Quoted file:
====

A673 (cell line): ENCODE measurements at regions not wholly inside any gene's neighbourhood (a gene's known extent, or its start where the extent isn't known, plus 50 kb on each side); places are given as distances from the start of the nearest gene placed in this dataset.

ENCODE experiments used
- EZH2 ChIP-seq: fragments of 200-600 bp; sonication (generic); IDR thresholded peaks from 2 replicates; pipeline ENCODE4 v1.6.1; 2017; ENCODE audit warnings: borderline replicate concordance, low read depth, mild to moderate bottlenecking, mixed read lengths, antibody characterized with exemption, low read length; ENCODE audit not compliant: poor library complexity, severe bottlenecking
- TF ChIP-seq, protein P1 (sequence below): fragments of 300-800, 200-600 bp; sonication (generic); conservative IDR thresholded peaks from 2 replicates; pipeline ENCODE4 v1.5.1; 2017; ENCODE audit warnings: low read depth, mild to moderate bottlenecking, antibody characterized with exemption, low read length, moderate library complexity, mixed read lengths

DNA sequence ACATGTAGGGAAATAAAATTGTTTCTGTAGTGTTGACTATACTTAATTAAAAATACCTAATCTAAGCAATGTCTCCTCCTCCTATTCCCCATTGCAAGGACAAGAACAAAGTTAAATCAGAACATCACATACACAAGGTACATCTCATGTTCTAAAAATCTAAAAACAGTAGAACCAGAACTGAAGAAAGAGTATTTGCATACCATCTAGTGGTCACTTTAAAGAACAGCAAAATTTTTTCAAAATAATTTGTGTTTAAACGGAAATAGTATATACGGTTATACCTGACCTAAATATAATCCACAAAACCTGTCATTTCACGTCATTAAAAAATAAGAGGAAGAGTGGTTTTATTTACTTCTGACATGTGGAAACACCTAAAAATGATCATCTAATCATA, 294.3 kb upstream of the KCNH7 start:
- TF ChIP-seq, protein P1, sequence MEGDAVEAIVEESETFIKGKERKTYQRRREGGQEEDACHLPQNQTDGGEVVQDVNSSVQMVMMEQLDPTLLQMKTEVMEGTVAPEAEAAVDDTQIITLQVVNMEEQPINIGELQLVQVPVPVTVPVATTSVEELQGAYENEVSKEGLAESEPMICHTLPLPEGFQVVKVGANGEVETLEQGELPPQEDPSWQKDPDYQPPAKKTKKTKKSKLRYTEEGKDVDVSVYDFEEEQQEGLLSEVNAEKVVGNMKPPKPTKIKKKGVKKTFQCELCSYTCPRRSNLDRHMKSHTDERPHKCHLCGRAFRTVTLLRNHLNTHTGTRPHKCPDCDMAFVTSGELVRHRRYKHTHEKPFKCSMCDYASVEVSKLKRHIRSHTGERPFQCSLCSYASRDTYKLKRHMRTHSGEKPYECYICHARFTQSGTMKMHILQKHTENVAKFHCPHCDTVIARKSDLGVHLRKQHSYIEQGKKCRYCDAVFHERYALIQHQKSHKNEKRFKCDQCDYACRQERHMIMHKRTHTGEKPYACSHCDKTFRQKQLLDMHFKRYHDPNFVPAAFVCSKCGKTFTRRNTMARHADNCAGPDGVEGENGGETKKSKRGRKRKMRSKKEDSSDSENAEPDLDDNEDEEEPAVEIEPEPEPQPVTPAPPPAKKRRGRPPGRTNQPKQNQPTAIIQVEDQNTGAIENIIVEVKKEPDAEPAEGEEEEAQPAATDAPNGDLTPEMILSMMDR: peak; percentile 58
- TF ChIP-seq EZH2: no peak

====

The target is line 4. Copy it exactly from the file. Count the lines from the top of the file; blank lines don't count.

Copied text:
- TF ChIP-seq, protein P1 (sequence below): fragments of 300-800, 200-600 bp; sonication (generic); conservative IDR thresholded peaks from 2 replicates; pipeline ENCODE4 v1.5.1; 2017; ENCODE audit warnings: low read depth, mild to moderate bottlenecking, antibody characterized with exemption, low read length, moderate library complexity, mixed read lengths